(2) Make the sides by first laying two boards (trimmed to seven-inch width) side by side. Line them up on the bottom and mark the sloping roofline on the top. The front of the roofline should measure 30 inches from the bottom and the back about 34 inches. Cut along the line you marked and then screw the boards to the outside of the floor platform so that you can see the box take shape. Repeat this for the other side and screw it to the floor. You now have a two-sided owl house without a roof.
(3) The front and back will be sized and cut to fit what you have assembled so far. The lumber for the front and back will be trimmed to 7 and 3/4 inches rather than 7 inches so that it covers the side pieces. Put the boards in place and mark them to fit. Note that the top cuts must be made at a thirty degree angle to keep the roofline straight.
(4) Go ahead and screw the back on, but hold off on the front until you have cut the door out. To do this, draw an eight-inch circle four inches below the top and cut it out with a jigsaw. This would also be the time to screw on the rail brackets (six four-inch sections of two-by-four) if you plan to use owl rails. Mount them about four inches below the bottom of the door opening and close to the outside corners--two on front and two on each side. I cut branches for the rails and screwed them to the brackets after mounting the box on the tree to get the best fit. You should also construct some sort of "owlet ladder" (anything that an owlet can hook its claws on to climb) and fasten it to the inside of the front panel just under the door. Owl rails and an owlet ladder are options for you to decide on for the barred owl. I would not use rails for the screech owl as they are too small to defend themselves against climbing predators that might use the rails. Both the adults and the owlets used the rails and ladder on my box and I plan to retain them. Next, screw the front on the nest box.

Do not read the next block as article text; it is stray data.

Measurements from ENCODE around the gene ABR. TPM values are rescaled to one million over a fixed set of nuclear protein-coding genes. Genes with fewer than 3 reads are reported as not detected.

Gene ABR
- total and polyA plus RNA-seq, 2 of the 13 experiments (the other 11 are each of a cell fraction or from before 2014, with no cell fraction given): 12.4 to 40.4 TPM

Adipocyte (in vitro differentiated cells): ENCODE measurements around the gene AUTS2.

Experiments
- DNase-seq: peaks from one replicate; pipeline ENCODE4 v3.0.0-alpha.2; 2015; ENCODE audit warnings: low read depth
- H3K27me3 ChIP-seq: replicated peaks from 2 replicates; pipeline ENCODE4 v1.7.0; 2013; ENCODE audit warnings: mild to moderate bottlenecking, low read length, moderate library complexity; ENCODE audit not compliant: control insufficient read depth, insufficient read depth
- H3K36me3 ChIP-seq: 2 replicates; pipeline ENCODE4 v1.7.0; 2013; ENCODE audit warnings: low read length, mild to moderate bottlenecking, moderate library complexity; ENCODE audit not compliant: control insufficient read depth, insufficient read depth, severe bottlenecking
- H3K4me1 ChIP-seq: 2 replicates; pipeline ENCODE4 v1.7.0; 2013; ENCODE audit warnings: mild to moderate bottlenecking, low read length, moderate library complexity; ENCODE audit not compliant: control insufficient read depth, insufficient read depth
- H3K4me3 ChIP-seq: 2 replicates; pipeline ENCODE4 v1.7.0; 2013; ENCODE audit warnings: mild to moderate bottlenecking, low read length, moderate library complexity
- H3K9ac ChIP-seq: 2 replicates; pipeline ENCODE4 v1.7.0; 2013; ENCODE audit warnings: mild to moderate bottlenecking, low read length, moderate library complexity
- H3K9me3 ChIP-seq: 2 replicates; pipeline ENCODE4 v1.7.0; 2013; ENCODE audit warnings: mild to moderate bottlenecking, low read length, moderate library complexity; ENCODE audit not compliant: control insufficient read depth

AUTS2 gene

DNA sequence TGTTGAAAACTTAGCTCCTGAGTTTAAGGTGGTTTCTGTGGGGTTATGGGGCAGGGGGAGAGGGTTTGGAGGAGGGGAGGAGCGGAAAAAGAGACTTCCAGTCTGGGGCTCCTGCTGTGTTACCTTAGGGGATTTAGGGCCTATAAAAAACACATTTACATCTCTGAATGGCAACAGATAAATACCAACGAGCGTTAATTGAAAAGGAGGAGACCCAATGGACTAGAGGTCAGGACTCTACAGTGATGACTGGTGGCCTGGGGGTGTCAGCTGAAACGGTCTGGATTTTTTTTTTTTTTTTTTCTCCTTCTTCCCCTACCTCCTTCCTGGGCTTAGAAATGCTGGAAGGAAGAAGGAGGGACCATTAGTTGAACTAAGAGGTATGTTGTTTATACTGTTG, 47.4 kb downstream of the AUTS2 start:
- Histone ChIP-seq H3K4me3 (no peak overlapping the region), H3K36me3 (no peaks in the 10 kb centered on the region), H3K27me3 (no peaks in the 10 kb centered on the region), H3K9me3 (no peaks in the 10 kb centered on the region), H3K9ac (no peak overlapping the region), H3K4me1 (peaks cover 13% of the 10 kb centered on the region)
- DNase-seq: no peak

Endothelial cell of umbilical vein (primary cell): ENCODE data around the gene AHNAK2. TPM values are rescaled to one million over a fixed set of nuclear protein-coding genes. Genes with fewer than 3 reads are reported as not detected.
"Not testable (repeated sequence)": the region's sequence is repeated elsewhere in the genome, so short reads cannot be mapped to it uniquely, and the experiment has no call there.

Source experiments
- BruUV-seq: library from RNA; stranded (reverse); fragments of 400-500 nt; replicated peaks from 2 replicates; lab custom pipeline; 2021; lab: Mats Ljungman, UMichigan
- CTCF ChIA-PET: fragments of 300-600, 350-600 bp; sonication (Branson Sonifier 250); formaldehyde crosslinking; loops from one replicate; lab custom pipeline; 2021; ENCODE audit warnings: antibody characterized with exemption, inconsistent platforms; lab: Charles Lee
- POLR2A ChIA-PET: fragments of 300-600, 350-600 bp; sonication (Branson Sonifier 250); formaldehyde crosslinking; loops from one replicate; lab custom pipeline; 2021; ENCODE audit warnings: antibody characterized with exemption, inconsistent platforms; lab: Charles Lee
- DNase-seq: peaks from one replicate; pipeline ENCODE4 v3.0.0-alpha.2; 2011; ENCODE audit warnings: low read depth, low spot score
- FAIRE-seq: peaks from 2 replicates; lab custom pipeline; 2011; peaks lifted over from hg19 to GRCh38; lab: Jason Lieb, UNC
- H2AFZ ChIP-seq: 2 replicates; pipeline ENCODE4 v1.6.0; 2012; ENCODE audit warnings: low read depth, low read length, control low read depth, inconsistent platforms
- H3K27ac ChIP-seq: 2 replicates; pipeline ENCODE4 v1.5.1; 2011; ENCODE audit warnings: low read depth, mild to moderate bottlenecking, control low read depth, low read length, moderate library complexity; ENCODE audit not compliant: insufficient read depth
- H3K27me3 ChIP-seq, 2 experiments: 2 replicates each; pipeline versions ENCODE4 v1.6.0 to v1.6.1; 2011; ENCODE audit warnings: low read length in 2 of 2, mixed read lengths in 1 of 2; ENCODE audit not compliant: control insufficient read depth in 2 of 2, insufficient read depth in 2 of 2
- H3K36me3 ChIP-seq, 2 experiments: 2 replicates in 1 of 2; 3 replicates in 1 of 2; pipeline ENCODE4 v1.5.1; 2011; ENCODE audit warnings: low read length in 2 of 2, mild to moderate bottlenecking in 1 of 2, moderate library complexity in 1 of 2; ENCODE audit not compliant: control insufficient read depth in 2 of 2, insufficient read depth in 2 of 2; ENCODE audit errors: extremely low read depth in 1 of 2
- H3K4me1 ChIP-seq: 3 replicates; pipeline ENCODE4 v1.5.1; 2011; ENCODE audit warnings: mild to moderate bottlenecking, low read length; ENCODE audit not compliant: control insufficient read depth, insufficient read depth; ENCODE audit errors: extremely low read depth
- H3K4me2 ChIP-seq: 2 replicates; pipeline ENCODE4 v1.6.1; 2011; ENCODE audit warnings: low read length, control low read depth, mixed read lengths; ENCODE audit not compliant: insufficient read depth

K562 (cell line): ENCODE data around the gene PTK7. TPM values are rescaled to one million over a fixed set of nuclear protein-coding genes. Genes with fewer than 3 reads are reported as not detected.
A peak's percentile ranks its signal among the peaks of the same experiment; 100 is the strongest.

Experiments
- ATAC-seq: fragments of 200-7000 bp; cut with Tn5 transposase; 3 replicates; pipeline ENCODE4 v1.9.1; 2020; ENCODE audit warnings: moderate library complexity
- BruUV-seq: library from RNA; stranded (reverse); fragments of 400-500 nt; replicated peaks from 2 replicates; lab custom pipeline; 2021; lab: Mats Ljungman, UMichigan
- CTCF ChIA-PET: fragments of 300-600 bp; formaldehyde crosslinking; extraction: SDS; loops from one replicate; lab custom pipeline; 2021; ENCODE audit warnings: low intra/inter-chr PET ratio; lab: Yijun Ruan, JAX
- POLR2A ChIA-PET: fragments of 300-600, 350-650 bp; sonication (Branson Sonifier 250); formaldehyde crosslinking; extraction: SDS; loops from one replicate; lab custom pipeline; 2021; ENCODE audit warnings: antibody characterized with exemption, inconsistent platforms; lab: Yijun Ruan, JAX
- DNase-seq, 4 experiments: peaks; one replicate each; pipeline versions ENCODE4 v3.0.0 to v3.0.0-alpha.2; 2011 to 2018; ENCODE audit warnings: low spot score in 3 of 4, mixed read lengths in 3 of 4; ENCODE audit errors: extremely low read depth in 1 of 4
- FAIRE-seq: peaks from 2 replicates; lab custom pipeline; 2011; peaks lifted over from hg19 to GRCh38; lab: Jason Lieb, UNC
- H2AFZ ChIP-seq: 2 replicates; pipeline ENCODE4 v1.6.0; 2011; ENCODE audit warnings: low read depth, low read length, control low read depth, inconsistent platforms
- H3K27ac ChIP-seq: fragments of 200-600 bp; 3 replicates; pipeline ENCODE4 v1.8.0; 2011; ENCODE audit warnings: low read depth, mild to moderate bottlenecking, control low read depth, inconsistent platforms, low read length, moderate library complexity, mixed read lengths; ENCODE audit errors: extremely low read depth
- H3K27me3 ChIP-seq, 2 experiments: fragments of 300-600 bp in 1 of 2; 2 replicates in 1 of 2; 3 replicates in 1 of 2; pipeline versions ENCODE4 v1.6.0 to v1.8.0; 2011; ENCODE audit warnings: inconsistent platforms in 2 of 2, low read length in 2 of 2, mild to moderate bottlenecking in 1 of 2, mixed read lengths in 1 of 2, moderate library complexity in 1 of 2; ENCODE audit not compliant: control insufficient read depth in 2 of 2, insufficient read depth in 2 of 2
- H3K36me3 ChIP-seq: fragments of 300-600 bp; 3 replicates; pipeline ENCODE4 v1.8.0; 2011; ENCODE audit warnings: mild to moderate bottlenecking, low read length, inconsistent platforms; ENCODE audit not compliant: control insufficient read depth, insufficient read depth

(5) Finally, screw the 20" by 20" piece of plywood to the top so that it is flush with the back, but overlaps on the sides and front. I used a strip or aluminum flashing on the back to eliminate leaks, but this was more for the electronics that I put inside than for the owls. I also added trim to cover the outside edges of the plywood; but again, strictly for appearance. You are now done with the basics. Any roofing material, shingles or other decorations are a matter of taste. Be creative.
(6) Add about two inches of wood chips to to floor. This provides insulation and cushioning for the eggs, and gives the female something to chew on.
Caution: If you are not extremely adept at working on a ladder, you
should hire a professional tree cutter to mount your box. Attaching a fifty-pound box to a
tree while dangling eighteen feet up is extremely risky. I first secured my box with ropes
and pulleys, and then attached it by reaching through the door with a power drill and
screwing it to the tree.
Placement: The box should be put up as early as possible, but not
later than one month before nesting season. It should be mounted at least fifteen feet up
in a large tree. I strongly suggest you place it seventy-five feet or more from any area
where there will be significant human activity. The denser the canopy around the box, the
better your chance of attracting a barred owl. Heat buildup in boxes exposed to direct sun
is a major threat to owls in the South. Try to find a spot that will protect them from
direct sun and consider adding vents to the top of the back panel. Raccoons are also a
major threat to barred owl eggs and very young owlets. The following two measures will
minimize the risk: (1) Complete your work in the fall and stay away from the tree.
Raccoons look for food where they smell the scent of humans. (2) If raccoons are plentiful
in your area, encircle the trunk of the tree with a sixteen inch band of aluminum
Waiting for the Owls: I have known people who put up owl boxes that were never occupied and others who attracted owls the first year (as I did). Your success will depend on nest placement and on the availability of homeless owls in your neighborhood. You can, however, be sure that the owls in your area will find it very quickly. Whether they move in next spring is another question. Good luck.
While You're Waiting: If you would like to see this nest box in action
with a real family of barred owls, you might enjoy the OwlCam DVD. It is a
feature length movie that captures all of the action of a successful nesting
season through hidden cameras located both inside and outside the nest box. The
DVD titled OwlCam, The Hidden World is now
available at Amazon.
Back To: Whatever